How To Pursue Development Goals Strategically (Part Two)

(This is a follow-on from the previous blog post – there, I explain why you should pursue development goals strategically. This blog post will focus specifically on the “how”).


Recently, I spoke to my friend about how they do personal development at their company:

“In my company, this is how we do personal development – at the beginning of each month, my manager and I set high-level personal development goals. Each week, I set smaller personal development goals, which build towards the high-level goals. At the end of each week, I score myself from one to three on each small goal and discuss this with my manager. At the end of each month, we do a proper review, where we analyse the progress I made towards the high-level goals. Then we repeat the process again.

If you’re not doing this, how do you know whether you’re developing or not?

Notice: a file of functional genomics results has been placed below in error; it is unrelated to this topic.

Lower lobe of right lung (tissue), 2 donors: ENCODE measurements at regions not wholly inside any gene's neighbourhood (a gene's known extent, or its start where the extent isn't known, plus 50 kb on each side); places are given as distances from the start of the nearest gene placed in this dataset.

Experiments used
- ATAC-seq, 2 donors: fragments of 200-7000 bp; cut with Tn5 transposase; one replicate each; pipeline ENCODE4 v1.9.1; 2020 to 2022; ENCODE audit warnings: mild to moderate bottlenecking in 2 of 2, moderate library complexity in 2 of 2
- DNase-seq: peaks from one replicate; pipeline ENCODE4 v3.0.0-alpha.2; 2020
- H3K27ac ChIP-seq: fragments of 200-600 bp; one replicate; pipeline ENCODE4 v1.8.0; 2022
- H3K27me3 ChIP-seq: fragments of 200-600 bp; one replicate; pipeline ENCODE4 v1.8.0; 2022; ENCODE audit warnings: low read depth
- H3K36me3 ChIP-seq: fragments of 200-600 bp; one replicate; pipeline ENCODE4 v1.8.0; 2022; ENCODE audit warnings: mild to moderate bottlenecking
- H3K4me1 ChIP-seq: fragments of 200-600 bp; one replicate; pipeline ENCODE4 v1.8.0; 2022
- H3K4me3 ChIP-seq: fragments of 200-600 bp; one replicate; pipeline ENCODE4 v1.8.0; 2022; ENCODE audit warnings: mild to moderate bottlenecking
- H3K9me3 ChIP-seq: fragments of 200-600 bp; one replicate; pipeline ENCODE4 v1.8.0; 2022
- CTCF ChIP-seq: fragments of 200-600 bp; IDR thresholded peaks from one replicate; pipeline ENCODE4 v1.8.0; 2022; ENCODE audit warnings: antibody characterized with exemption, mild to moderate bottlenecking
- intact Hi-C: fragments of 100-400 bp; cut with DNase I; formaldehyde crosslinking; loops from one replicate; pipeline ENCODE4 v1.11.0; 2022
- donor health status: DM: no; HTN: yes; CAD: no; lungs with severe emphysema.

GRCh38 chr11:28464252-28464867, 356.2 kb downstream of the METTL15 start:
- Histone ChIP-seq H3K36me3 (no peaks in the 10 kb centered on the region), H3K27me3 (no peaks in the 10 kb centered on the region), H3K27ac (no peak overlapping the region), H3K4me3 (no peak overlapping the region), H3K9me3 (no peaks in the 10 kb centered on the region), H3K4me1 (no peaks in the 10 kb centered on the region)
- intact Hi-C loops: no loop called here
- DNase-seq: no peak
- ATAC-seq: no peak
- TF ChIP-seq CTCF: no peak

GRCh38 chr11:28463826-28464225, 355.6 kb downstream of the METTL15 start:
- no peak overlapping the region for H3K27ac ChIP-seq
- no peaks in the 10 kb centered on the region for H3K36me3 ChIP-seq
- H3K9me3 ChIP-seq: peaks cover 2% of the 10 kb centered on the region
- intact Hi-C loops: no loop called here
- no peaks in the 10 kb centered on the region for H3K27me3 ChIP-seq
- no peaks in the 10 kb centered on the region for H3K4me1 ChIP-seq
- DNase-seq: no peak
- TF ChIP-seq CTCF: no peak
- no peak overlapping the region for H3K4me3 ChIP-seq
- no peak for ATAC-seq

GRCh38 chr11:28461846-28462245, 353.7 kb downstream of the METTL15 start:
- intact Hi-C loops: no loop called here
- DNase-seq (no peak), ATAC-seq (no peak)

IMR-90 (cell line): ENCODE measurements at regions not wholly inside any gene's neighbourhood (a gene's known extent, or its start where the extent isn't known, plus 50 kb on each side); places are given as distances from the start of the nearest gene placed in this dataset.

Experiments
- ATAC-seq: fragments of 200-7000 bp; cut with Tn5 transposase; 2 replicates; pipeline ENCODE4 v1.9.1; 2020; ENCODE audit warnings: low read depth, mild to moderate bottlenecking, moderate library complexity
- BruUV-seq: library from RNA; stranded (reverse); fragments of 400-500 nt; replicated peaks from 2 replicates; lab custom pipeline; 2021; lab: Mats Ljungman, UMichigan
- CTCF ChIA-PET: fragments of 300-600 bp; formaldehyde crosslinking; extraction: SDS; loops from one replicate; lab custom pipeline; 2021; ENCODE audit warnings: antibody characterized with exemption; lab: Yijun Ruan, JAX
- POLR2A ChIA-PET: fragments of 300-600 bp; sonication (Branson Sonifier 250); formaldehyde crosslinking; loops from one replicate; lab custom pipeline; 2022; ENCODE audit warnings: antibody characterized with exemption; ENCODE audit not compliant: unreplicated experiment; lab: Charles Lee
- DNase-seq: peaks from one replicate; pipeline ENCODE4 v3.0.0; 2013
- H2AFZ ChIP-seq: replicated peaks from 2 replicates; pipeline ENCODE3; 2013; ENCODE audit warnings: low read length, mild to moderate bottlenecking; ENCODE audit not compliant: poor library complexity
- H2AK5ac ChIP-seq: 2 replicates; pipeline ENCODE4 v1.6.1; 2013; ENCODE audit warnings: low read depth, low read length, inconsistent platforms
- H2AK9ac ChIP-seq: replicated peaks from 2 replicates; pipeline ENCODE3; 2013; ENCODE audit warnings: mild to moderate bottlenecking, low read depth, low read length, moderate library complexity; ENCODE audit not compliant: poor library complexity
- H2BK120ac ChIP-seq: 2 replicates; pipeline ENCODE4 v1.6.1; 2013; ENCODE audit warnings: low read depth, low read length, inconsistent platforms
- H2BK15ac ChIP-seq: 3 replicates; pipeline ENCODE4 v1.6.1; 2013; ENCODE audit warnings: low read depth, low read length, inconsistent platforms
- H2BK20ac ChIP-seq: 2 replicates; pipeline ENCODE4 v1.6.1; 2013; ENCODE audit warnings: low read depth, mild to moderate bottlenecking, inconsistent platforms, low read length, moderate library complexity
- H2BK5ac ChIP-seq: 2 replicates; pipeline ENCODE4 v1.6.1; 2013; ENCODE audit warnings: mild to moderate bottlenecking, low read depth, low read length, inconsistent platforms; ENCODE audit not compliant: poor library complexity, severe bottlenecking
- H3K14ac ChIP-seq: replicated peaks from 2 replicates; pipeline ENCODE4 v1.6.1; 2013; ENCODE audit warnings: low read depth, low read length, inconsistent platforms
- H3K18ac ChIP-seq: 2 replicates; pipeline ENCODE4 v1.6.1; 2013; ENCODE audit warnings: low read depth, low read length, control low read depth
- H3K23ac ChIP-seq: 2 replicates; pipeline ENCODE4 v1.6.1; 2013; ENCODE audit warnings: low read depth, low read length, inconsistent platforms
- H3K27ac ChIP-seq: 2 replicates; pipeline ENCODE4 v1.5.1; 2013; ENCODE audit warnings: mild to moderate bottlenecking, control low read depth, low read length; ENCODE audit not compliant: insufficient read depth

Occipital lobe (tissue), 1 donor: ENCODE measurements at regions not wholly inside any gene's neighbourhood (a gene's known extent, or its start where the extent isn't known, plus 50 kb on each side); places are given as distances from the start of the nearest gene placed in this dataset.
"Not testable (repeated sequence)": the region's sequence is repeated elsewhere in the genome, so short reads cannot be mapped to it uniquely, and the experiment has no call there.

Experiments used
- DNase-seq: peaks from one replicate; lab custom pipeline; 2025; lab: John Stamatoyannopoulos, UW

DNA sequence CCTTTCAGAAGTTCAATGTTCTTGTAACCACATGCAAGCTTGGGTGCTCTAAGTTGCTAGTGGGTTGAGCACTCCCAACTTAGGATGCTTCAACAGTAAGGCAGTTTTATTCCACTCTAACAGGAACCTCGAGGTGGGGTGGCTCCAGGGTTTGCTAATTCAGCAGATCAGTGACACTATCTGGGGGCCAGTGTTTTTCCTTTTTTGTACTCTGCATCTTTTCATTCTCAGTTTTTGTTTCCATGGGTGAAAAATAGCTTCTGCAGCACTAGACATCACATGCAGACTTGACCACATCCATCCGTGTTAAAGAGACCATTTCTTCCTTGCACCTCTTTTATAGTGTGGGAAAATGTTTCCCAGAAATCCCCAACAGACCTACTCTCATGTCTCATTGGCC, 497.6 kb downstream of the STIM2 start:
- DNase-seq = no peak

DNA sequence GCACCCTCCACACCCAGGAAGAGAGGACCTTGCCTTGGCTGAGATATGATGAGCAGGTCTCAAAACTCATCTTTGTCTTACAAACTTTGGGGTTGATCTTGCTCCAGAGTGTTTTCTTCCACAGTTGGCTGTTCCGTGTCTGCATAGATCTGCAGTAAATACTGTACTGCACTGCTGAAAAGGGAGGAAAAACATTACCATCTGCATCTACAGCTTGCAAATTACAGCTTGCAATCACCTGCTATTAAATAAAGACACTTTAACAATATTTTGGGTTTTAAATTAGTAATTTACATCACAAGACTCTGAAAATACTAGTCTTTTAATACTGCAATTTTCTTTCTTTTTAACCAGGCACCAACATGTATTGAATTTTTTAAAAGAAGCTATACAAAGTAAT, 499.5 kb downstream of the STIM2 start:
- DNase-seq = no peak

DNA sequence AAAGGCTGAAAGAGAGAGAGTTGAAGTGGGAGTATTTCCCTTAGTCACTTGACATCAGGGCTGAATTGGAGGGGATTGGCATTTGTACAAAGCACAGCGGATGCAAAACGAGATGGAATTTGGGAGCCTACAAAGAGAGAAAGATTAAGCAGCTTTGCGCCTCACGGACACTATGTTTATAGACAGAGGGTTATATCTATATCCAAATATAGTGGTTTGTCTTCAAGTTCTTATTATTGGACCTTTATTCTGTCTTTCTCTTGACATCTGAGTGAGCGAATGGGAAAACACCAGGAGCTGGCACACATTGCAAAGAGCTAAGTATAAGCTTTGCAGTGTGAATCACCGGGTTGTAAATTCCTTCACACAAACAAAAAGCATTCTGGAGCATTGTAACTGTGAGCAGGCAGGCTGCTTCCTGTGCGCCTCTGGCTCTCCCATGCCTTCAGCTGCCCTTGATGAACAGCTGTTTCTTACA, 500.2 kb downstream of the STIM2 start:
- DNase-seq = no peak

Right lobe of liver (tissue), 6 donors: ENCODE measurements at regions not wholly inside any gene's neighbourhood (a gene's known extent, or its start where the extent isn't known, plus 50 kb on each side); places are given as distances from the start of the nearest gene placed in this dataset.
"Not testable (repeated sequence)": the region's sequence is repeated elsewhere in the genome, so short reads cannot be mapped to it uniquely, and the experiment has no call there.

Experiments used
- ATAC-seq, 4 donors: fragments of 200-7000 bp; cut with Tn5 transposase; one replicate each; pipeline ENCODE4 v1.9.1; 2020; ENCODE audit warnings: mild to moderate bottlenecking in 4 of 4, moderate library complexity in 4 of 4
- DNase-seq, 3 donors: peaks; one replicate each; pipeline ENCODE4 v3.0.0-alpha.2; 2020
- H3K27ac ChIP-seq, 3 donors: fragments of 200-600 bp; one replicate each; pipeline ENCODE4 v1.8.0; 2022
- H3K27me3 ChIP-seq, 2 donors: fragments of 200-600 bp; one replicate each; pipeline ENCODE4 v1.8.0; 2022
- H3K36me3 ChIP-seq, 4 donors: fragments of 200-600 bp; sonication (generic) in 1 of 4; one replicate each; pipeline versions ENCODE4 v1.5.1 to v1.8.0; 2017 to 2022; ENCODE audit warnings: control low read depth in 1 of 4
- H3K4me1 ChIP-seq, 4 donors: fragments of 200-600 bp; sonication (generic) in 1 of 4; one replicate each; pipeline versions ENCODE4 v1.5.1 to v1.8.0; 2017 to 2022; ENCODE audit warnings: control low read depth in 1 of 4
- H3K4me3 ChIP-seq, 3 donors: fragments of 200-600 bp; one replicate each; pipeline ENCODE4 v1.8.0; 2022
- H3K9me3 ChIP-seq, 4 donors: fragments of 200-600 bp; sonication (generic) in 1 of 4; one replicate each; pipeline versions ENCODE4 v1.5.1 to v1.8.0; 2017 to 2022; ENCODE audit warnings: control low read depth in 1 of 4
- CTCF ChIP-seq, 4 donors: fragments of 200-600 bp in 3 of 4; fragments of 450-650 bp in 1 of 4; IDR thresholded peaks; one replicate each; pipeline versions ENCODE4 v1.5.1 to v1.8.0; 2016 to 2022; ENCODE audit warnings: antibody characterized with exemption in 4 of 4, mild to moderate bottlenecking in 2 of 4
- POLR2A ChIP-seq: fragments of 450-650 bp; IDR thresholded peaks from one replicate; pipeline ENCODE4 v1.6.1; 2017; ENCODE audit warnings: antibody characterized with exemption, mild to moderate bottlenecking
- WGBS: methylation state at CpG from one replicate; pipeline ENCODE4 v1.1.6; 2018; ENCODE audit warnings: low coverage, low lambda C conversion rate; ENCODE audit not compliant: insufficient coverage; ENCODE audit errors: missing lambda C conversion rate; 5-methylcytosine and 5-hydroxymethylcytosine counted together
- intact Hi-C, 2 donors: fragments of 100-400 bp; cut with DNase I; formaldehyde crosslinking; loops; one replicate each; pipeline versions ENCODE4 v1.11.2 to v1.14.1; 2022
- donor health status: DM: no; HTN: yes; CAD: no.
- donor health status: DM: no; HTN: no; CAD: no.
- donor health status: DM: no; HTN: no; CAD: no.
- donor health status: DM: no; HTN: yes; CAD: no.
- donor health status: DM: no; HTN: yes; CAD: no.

I agree with my friend – this is the bar we should be aiming for when it comes to personal development.

  • You wouldn’t write product code without doing some thinking about design
  • You wouldn’t carry out testing for a project without doing some thinking about strategy
  • So why would you try and do “personal development” without doing some thinking about your approach?


This is the approach that I personally take:

Step one: At the beginning of each month, decide what your high-level goals are.

My high-level goals for Jan 2019 were the following:

  • Learn how to give effective feedback
  • Identify and implement changes to our Dev/ST process